Beating the authentication horse (dead yet?)

Guys,

I’m frankly overwhelmed by the number of Rails authentication options(?)
out there…from ActiveRBAC to acts_as_authenticated to LoginEngine and
so on…so many options, yet on resource I’ve found really distinguishes
between each.

This is sad, as authentication and user management is really an area
where some Rails simplicity pixie dust could be a real boon to
developers. Can anyone point me in the direction of a good comparison,
or can you recommend a particular approach? I’m very wary of chosing the
coat tail to ride and not realizing it until two weeks after grabbing
ahold…

Thanks!

B.A.

B.A. Baracus: I thought you weren’t crazy no more?
Murdock: Only on paper.

On Jul 4, 2006, at 6:55 PM, BA Baracus wrote:

developers. Can anyone point me in the direction of a good comparison,
or can you recommend a particular approach? I’m very wary of
chosing the
coat tail to ride and not realizing it until two weeks after grabbing
ahold…

Hey B.A. - an acute observation. Perhaps there are so many
authentication systems because they are so simple to implement? The
proliferation of options doesn’t imply the need to choose :slight_smile:

jeremy

I have used acts_as_authenticated a number of times, I am pretty happy
with
it. It’s very adaptable and pretty much stays out of the way. Just
experiment a little and see what approach you like best. ActiveRBAC is
pretty smooth too.

On 5 Jul 2006 01:55:56 -0000, BA Baracus
[email protected]

On Tue, 4 Jul 2006 19:13:34 -0700, Jeremy K. wrote:

Hey B.A. - an acute observation. Perhaps there are so many
authentication systems because they are so simple to implement? The
proliferation of options doesn’t imply the need to choose :slight_smile:

Except to the extent that it makes developing compatible components
difficult, because you can’t rely on any one authentication scheme.

But it’s early days with Rails yet; it’s my personal hope that a few
complementary schemes will win the natural-selection game, and perhaps
they’ll even be compatible. Remember how long it took for even basic
infrastructure like TCP/IP to go from “prevalent” to “omnipresent”? You
might have AppleTalk, token ring, Banyan Vines, Novell, all fighting for
your cabling infrastructure. Rails 1.0 is less than a year old; we’ve
got
time to see what works and what doesn’t.

Jay L.

On Tue, 4 Jul 2006 23:48:28 -0500, David Heinemeier H. wrote:

But it’s early days with Rails yet; it’s my personal hope that a few
complementary schemes will win the natural-selection game, and perhaps
they’ll even be compatible.

Don’t hold your breath. People have chased the component pipe dream
for decades. It hasn’t arrived yet. I don’t think it ever will. I’ve
written about this twice on LT:

Yep, and I respectfully disagreed both times! As I said at the time,
it’s
natural for you to be a pessimist about componentization. After all,
you
were fed up enough with what you found that you rolled your own freaking
framework. But you’re happy with what you created, so you don’t
recommend
that others do the same.

And I do agree that some things are too easily created, and too, er,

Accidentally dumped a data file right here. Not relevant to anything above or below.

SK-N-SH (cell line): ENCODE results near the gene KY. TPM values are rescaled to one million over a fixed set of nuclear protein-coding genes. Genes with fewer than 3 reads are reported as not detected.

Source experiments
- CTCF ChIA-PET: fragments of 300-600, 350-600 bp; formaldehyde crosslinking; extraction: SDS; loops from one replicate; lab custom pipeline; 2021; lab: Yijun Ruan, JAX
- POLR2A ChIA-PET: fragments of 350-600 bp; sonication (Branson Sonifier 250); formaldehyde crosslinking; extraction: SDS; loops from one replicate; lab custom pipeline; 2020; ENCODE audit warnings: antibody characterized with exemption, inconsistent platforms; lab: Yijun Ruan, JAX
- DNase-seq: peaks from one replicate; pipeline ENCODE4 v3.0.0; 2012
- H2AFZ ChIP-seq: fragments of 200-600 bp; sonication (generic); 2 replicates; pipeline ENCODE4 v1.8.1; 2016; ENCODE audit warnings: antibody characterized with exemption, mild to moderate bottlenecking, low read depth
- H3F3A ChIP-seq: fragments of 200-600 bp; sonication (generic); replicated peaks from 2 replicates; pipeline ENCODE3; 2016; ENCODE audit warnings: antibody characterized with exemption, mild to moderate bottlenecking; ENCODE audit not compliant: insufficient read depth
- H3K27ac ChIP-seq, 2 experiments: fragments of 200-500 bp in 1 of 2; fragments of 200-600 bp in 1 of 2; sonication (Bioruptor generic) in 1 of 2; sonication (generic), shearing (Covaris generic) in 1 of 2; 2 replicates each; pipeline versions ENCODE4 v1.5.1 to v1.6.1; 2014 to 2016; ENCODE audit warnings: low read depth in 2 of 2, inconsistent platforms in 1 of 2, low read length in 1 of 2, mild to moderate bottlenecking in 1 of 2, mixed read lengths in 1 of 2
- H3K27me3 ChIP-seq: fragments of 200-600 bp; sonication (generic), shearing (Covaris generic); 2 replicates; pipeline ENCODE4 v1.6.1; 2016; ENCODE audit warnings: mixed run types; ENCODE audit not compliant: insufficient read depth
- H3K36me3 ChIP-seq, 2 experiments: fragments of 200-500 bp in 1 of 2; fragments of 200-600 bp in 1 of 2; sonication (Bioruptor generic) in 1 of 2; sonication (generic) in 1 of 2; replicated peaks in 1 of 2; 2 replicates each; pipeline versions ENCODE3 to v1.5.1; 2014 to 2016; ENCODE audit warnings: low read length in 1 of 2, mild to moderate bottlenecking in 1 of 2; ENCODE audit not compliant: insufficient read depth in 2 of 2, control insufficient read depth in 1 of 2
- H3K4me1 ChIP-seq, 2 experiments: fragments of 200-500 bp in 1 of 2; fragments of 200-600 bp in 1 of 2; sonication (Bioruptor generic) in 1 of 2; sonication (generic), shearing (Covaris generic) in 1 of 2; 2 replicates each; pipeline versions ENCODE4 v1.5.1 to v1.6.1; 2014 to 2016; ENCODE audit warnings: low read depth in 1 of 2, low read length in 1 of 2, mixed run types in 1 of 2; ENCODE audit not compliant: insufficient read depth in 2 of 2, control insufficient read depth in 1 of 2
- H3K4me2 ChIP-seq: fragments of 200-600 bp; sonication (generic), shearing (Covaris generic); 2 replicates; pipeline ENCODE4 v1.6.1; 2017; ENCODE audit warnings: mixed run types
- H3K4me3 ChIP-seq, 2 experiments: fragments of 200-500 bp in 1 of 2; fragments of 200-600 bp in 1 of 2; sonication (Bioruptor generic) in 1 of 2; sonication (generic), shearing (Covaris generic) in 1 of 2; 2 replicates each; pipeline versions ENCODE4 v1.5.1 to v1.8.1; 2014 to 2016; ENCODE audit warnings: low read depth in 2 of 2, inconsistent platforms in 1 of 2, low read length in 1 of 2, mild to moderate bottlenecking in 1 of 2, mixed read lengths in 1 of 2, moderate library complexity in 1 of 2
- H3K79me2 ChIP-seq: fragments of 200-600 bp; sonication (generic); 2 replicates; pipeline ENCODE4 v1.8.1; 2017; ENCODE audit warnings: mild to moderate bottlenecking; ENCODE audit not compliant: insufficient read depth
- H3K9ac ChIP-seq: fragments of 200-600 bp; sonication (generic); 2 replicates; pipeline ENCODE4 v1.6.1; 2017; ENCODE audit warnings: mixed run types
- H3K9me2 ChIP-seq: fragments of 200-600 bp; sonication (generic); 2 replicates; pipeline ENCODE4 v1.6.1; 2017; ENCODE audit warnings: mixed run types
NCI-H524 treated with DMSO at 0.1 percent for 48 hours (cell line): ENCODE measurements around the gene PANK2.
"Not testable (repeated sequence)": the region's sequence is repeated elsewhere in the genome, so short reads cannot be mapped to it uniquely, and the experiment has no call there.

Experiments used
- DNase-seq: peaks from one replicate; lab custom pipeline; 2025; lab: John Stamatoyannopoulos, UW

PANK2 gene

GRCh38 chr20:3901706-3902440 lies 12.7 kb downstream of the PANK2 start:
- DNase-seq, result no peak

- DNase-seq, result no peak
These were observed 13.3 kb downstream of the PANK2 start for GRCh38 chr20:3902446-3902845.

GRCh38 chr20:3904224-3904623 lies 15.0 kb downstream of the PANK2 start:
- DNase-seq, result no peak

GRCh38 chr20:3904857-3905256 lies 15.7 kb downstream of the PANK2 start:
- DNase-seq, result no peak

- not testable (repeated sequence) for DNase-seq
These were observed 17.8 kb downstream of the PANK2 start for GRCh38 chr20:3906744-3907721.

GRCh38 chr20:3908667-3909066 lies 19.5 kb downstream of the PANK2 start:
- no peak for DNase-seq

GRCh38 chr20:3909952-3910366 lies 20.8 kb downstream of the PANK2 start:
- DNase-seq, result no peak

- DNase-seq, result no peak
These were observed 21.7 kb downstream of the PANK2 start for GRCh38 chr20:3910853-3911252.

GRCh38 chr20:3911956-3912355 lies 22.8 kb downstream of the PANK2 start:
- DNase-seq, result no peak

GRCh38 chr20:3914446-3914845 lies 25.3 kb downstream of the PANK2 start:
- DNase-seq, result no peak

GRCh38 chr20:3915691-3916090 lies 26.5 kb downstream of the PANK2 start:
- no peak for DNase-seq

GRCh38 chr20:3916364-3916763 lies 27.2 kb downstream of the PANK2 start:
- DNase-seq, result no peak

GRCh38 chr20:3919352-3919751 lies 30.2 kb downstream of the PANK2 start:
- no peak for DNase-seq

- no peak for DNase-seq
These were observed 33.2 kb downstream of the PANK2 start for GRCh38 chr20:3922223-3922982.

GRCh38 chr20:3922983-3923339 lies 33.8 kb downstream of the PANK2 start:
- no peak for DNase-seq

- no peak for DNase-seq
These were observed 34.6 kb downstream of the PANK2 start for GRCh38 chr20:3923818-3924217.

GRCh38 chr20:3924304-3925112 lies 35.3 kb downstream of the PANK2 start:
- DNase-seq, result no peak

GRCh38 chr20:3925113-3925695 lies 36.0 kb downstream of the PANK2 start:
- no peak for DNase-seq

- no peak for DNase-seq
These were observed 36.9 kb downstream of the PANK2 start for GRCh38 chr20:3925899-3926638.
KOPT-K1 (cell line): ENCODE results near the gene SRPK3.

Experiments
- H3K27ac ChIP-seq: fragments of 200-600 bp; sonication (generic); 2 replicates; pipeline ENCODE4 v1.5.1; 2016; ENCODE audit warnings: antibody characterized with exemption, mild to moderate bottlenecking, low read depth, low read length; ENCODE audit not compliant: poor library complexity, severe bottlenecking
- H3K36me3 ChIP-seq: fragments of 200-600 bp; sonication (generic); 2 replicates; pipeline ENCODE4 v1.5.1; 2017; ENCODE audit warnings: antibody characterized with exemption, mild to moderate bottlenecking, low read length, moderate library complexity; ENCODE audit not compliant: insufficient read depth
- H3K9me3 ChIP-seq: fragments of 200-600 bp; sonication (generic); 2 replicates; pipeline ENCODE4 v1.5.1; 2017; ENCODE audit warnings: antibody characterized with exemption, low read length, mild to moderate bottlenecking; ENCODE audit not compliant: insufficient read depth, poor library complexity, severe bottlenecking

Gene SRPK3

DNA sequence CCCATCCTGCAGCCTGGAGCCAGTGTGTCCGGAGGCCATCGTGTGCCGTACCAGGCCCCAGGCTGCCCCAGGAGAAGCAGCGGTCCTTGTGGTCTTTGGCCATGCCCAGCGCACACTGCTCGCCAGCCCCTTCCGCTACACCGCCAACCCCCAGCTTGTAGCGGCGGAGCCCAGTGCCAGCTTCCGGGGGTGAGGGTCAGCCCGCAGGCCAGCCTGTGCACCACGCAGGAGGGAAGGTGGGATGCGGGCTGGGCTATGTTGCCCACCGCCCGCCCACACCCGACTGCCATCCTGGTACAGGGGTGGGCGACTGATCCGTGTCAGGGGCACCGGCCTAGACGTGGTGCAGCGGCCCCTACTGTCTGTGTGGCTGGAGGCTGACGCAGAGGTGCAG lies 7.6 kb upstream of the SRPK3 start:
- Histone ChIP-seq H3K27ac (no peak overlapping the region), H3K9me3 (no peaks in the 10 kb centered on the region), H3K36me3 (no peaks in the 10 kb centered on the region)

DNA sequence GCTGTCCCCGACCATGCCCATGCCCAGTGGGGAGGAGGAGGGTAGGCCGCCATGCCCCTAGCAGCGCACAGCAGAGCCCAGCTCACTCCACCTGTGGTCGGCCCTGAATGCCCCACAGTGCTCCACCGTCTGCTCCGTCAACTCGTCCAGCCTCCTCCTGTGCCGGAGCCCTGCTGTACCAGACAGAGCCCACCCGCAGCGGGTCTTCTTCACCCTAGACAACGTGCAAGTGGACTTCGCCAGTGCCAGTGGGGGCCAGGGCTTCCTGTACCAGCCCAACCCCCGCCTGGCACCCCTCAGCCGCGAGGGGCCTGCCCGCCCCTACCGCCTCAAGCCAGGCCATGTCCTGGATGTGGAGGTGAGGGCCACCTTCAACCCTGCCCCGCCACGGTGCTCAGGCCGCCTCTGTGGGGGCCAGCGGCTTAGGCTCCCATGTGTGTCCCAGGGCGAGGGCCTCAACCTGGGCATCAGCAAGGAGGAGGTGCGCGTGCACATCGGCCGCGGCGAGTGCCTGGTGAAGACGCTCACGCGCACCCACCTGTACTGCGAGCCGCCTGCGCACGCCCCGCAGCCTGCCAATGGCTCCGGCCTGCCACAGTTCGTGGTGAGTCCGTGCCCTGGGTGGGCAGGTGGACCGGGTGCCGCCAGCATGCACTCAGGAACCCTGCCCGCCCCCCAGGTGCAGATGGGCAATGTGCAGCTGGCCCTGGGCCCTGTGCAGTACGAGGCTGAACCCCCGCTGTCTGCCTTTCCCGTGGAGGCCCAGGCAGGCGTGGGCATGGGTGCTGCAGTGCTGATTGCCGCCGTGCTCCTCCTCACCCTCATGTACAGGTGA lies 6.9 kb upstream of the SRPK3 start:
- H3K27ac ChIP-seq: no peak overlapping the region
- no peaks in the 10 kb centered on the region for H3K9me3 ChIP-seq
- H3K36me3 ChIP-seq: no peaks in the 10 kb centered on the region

difficultly configured, to be true components. But a lot of simple
things
DO make good plugins, just because they’re so simple and everyone wants
to
do them. I’m sure any of us could roll our own form helpers, and before
1.1, we did - yet now we have form_for, and it’s nicer. I think of
authentication in that vein.

In the “real” authentication space, LDAP seems to finally be taking hold
after, what, 13 years of languishing in nice-theory-land. I’ve been
massively wrong before, but I’m willing to bet you that Rails will
converge
on a few common authentication solutions in half that time. Dinner in
2013?

Jay L.

infrastructure like TCP/IP to go from “prevalent” to “omnipresent”? You
might have AppleTalk, token ring, Banyan Vines, Novell, all fighting for
your cabling infrastructure. Rails 1.0 is less than a year old; we’ve got
time to see what works and what doesn’t.

Don’t hold your breath. People have chased the component pipe dream
for decades. It hasn’t arrived yet. I don’t think it ever will. I’ve
written about this twice on LT:
http://www.loudthinking.com/arc/000335.html and
http://www.loudthinking.com/arc/000407.html

Regarding authentication, I’ll strongly encourage people to try
rolling their own. It’s probably simpler than trying to compare the
prepackaged options out there. And you’ll learn a lot about Rails and
filters in the process.

David Heinemeier H.
http://www.loudthinking.com – Broadcasting Brain
http://www.basecamphq.com – Online project management
http://www.backpackit.com – Personal information manager
http://www.rubyonrails.com – Web-application framework

David Heinemeier H. wrote:

Regarding authentication, I’ll strongly encourage people to try
rolling their own. It’s probably simpler than trying to compare the
prepackaged options out there. And you’ll learn a lot about Rails and
filters in the process.

Implementing basic session-based authentication is a breeze (and it’s
covered nicely in the Agile Web D. book). Here’s a few things
to have in mind when creating secure logins and cookie-based
authentication, though. Bear in mind, I’ve only been on rails for a
week, and I’m making assumptions here. :slight_smile:

Storing user data in sessions